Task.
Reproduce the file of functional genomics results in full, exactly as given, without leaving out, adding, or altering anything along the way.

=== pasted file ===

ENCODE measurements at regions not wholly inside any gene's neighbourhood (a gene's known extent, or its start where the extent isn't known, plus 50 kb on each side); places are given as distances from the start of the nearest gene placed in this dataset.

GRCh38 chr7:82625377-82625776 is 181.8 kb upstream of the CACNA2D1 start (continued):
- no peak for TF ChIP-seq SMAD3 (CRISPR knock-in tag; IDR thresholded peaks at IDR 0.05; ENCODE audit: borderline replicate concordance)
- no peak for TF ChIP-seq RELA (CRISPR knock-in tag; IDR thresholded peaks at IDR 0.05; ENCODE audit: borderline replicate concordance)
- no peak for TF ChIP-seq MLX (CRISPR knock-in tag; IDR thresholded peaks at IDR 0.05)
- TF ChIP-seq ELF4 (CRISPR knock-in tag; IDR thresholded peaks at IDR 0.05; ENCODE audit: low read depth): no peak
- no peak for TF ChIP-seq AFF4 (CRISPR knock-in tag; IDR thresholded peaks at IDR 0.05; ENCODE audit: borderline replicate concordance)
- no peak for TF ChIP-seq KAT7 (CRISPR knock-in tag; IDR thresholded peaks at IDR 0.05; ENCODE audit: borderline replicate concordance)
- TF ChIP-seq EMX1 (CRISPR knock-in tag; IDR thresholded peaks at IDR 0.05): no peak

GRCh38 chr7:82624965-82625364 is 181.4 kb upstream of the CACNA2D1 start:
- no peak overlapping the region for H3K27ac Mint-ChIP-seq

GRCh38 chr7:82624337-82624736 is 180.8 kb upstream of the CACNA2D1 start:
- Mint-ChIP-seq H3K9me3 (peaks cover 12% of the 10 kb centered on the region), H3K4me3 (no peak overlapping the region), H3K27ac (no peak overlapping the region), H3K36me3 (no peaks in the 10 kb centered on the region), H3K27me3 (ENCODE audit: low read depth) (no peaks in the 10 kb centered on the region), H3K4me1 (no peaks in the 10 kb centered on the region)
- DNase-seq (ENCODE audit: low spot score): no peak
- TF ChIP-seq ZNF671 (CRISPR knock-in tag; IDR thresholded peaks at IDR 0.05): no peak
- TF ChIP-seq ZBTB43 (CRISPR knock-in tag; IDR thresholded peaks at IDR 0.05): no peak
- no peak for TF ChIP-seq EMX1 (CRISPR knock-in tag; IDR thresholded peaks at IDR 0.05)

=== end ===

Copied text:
ENCODE measurements at regions not wholly inside any gene's neighbourhood (a gene's known extent, or its start where the extent isn't known, plus 50 kb on each side); places are given as distances from the start of the nearest gene placed in this dataset.

GRCh38 chr7:82625377-82625776 is 181.8 kb upstream of the CACNA2D1 start (continued):
- no peak for TF ChIP-seq SMAD3 (CRISPR knock-in tag; IDR thresholded peaks at IDR 0.05; ENCODE audit: borderline replicate concordance)
- no peak for TF ChIP-seq RELA (CRISPR knock-in tag; IDR thresholded peaks at IDR 0.05; ENCODE audit: borderline replicate concordance)
- no peak for TF ChIP-seq MLX (CRISPR knock-in tag; IDR thresholded peaks at IDR 0.05)
- TF ChIP-seq ELF4 (CRISPR knock-in tag; IDR thresholded peaks at IDR 0.05; ENCODE audit: low read depth): no peak
- no peak for TF ChIP-seq AFF4 (CRISPR knock-in tag; IDR thresholded peaks at IDR 0.05; ENCODE audit: borderline replicate concordance)
- no peak for TF ChIP-seq KAT7 (CRISPR knock-in tag; IDR thresholded peaks at IDR 0.05; ENCODE audit: borderline replicate concordance)
- TF ChIP-seq EMX1 (CRISPR knock-in tag; IDR thresholded peaks at IDR 0.05): no peak

GRCh38 chr7:82624965-82625364 is 181.4 kb upstream of the CACNA2D1 start:
- no peak overlapping the region for H3K27ac Mint-ChIP-seq

GRCh38 chr7:82624337-82624736 is 180.8 kb upstream of the CACNA2D1 start:
- Mint-ChIP-seq H3K9me3 (peaks cover 12% of the 10 kb centered on the region), H3K4me3 (no peak overlapping the region), H3K27ac (no peak overlapping the region), H3K36me3 (no peaks in the 10 kb centered on the region), H3K27me3 (ENCODE audit: low read depth) (no peaks in the 10 kb centered on the region), H3K4me1 (no peaks in the 10 kb centered on the region)
- DNase-seq (ENCODE audit: low spot score): no peak
- TF ChIP-seq ZNF671 (CRISPR knock-in tag; IDR thresholded peaks at IDR 0.05): no peak
- TF ChIP-seq ZBTB43 (CRISPR knock-in tag; IDR thresholded peaks at IDR 0.05): no peak
- no peak for TF ChIP-seq EMX1 (CRISPR knock-in tag; IDR thresholded peaks at IDR 0.05)